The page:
“Even in the West Wing, it was sort of you were looked down upon when you would walk by with a mask,” Troye, who has endorsed Democratic presidential nominee Joe Biden, said on NPR Wednesday. “And I just think that that is incredibly dangerous when that is the No. 1, you know, tool in the tool-kit that we have. It was appalling.”
Pence did not attend the presidential debate Tuesday. When Trump was in Minnesota Wednesday, Pence was in Atlanta. He traveled to Iowa Thursday for a campaign rally and to speak to crowd of Christian conservatives at an event hosted by the Family Leader Foundation.
Attendees sat clustered at tables of about 10 in the large conference hall at a Des Moines convention center. Few wore masks.
Pence touted the administration’s response to the pandemic, saying the nation has demonstrated “that we can slow the spread.”
“We’re going to continue to protect the vulnerable, continue to save lives,” Pence said. ” And we’re opening up America again.”
After Trump tested positive, Pence tweeted that he and his wife were sending “our love and prayers to our dear friends.”
“We join millions across America praying for their full and swift recovery,” Pence tweeted. “God bless you President Trump & our wonderful First Lady Melania.”
Pence had no public events on his schedule Friday. He filled in for Trump on an afternoon call with governors, according to The New York Times.
If he gets sick enough, Trump, 74, might need to at some point at least temporarily turn over his authority to Pence.
If Trump decides to temporarily cede power and duties to Pence it will be only the fourth time that step has been taken since the 25th Amendment was ratified in 1967 to create a legal mechanism for designating a head of state when the president is disabled or dead.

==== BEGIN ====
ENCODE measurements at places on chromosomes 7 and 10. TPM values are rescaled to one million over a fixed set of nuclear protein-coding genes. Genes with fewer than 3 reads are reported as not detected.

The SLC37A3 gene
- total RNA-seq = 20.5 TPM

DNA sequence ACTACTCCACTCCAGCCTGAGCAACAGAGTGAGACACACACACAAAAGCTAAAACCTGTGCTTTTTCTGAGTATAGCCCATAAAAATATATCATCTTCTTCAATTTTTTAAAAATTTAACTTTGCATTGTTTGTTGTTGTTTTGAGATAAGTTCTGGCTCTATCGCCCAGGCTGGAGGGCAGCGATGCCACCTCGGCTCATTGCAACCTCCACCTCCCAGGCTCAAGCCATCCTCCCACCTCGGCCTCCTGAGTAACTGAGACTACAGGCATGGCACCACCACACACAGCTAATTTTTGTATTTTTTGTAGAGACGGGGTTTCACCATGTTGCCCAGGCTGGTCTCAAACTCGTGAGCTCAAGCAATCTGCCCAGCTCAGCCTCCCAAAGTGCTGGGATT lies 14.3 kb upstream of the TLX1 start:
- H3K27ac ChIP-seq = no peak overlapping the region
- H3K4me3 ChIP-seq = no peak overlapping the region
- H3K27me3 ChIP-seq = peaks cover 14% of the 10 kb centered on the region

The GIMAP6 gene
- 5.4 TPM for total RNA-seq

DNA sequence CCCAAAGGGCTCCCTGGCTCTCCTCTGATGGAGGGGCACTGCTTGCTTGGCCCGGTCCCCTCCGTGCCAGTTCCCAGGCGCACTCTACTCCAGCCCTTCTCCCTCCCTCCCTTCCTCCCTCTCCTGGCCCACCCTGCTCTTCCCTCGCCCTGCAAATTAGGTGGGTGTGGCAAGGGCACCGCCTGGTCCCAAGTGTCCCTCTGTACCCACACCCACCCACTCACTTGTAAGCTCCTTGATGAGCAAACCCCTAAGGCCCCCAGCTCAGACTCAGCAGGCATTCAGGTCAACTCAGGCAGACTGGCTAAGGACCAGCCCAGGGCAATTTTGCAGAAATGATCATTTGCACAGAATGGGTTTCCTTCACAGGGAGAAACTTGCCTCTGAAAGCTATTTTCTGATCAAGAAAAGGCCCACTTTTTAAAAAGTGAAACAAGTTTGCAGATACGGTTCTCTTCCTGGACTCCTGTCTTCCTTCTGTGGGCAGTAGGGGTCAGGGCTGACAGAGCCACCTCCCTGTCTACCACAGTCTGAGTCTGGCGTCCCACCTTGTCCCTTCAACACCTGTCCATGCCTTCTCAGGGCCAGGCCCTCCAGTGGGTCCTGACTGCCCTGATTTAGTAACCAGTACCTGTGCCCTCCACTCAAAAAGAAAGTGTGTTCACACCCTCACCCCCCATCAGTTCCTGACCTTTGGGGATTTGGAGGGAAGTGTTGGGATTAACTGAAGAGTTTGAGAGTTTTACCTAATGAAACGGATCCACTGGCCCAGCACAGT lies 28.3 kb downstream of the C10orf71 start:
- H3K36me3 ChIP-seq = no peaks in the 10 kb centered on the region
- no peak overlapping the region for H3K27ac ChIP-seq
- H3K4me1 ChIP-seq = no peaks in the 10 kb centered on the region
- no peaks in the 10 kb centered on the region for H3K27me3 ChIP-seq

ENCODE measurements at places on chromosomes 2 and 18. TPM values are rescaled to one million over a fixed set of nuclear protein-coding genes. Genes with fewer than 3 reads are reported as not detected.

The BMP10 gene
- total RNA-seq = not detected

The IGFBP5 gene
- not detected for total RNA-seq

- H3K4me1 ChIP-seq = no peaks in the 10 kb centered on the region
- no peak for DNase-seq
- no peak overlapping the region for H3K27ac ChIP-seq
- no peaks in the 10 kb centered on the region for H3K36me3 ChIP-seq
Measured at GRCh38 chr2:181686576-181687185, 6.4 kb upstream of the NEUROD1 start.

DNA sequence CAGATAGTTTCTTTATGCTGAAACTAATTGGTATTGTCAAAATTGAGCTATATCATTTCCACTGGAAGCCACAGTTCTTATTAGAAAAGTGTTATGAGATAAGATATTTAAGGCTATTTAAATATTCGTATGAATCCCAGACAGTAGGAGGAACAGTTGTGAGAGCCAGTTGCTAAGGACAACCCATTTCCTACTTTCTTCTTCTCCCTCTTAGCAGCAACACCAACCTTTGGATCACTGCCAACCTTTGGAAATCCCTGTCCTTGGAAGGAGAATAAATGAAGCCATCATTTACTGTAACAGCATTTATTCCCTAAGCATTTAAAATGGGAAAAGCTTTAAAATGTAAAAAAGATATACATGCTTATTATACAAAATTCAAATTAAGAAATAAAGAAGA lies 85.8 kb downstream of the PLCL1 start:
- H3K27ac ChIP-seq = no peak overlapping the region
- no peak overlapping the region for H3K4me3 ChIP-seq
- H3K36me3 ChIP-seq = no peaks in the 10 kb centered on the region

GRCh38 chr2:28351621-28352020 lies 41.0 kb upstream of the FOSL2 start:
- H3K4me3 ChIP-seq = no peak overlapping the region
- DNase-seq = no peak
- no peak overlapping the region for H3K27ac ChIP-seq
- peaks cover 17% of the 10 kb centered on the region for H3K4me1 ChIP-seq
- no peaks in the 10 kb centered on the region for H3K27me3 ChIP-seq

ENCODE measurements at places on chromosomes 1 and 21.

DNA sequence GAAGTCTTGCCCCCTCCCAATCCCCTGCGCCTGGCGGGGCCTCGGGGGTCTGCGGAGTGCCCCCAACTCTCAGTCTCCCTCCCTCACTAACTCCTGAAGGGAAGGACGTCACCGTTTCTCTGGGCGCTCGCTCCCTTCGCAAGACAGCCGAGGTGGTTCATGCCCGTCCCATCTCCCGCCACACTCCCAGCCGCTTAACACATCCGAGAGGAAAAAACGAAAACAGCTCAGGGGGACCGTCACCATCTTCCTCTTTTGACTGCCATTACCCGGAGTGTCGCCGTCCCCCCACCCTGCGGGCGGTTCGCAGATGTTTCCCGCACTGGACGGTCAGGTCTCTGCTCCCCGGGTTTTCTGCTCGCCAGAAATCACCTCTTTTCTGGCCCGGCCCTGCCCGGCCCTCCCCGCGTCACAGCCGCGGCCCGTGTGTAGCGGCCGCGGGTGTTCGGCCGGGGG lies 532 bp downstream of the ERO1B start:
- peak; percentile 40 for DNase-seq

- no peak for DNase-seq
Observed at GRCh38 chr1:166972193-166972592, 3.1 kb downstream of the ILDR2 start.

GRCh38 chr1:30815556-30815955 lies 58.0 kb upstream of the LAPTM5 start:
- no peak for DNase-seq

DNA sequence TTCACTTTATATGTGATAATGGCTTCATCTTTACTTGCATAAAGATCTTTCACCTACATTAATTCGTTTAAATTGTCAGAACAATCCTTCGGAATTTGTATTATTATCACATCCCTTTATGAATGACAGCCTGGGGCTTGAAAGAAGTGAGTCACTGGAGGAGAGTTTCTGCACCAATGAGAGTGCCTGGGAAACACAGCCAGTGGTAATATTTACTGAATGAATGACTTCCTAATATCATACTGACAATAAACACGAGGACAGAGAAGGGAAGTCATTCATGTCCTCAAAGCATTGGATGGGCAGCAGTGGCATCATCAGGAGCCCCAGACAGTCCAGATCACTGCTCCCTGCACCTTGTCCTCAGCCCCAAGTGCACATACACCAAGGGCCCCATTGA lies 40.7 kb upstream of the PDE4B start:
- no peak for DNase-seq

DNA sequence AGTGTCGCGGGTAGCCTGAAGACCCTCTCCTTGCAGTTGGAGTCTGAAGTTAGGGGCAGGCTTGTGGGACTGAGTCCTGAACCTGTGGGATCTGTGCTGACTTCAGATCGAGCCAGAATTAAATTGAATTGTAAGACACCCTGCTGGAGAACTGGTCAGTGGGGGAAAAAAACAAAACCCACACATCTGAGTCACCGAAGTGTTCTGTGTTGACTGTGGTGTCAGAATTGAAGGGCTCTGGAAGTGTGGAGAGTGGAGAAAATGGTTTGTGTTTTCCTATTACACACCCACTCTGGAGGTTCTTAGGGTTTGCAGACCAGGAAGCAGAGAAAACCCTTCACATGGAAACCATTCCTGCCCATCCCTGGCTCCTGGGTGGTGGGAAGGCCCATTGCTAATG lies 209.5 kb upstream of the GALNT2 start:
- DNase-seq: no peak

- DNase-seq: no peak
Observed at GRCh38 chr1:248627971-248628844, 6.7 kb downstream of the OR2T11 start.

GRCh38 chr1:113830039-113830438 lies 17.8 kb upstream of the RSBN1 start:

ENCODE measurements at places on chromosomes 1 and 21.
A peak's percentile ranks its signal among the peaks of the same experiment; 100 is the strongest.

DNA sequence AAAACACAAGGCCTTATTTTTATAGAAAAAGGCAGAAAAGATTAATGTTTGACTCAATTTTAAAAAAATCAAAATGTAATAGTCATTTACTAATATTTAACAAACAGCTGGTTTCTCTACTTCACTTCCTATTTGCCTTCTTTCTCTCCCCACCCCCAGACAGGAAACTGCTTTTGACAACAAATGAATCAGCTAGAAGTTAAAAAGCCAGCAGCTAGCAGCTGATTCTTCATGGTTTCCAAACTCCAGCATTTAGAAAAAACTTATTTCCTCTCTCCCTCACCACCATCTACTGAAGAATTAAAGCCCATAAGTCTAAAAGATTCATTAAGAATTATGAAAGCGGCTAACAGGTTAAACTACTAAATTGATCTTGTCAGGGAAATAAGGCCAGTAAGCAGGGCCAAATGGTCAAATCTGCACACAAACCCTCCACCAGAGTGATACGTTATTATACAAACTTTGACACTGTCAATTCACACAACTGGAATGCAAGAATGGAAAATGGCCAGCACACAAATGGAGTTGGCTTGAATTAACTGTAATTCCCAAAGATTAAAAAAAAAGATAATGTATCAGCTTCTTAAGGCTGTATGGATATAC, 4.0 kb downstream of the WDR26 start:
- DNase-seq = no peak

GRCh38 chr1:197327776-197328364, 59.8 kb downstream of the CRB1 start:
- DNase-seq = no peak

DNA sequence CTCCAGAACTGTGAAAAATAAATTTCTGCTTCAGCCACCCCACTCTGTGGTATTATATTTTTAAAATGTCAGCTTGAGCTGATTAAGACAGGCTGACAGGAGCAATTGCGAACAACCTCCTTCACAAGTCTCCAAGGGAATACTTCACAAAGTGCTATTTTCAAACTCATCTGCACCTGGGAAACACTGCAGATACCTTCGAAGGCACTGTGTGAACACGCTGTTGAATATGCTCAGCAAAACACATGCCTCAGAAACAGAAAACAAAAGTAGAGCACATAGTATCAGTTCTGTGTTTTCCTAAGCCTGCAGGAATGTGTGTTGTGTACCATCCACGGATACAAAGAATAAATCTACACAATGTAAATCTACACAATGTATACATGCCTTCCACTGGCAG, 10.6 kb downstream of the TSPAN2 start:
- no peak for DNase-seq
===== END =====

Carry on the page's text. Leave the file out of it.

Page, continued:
It was used briefly when Ronald Reagan underwent surgery in 1985 and similarly when George W. Bush was under anesthesia in 2002 and 2007.
The amendment both set up a process for the president to voluntarily relinquish duties and created a method – which has never been used – for powers to be taken away when others believe the president is “unable to discharge the powers and duties of his office.”
If Trump himself decides he must temporarily step aside, he must notify in writing House Speaker Nancy Pelosi, D-Calif., and Iowa Sen. Chuck Grassley who, as the Senate’s most senior Republican, is the president pro tempore of the Senate.
Pence would then be in charge until Trump notifies Pelosi and Grassley that he is resuming his duties.
If Trump believes he can still do his job but Pence and a majority of the Cabinet disagree, a transfer of power to Pence would require the backing of two-thirds of both the House and the Senate. Lawmakers could also designate through legislation an alternative group – other than the Cabinet – that the vice president could work with to declare Trump unable to serve.
In an extreme circumstance, if the president were to die from the virus, Pence is first in line to succeed him.
Pelosi, 80, is second. The speaker tested negative for COVID-19 Friday.
Grassley, 87, is third in line. Secretary of State Mike Pompeo, 56, is fourth.
The 25th Amendment was first used for a temporary disability when Reagan underwent surgery at Bethesda Naval Medical Center to remove a cancerous polyp in his large intestine in 1985. After the anesthesia wore off, his chief of staff and counsel asked if he felt well enough to resume his authority. He said he did and congressional leaders were notified, even though Reagan had said he didn’t think his situation was the kind the authors intended when creating the amendment.
Nevertheless, it was used twice again to temporarily transfer authority to the vice president when Bush underwent routine colonoscopies.
During Vice President Dick Cheney’s two hours as acting president in 2007, he wrote a letter to his grandchildren as a souvenir for them.
Contributing: John Fritze and Brianne Pfannenstiel